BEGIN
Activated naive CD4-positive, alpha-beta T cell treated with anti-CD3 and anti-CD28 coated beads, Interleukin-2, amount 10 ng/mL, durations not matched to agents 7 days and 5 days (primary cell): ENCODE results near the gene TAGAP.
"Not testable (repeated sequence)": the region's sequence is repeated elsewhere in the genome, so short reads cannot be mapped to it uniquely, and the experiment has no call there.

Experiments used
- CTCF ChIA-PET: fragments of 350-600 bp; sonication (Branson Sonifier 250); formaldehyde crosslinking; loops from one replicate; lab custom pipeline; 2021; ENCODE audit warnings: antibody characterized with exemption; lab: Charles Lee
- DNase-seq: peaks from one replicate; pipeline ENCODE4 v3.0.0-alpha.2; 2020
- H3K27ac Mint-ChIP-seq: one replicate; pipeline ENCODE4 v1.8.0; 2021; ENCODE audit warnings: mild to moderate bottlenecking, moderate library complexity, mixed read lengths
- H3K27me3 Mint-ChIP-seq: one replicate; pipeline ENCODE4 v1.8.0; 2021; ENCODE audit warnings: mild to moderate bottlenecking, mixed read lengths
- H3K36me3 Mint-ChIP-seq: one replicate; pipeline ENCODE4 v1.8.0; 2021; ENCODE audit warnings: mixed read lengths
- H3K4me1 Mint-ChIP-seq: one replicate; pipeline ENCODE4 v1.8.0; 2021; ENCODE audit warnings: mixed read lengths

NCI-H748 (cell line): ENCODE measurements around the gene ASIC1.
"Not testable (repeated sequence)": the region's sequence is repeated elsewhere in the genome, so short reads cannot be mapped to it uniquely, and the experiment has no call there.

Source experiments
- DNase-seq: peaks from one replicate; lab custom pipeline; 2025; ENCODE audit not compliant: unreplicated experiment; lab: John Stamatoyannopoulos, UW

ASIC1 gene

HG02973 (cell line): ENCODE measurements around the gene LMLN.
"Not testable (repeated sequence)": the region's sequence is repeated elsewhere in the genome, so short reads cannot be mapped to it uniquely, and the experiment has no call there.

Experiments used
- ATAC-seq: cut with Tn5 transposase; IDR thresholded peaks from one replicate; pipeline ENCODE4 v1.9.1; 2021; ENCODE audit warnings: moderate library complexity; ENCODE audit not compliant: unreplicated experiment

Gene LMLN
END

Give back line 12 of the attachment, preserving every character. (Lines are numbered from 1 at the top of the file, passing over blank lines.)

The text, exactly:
Source experiments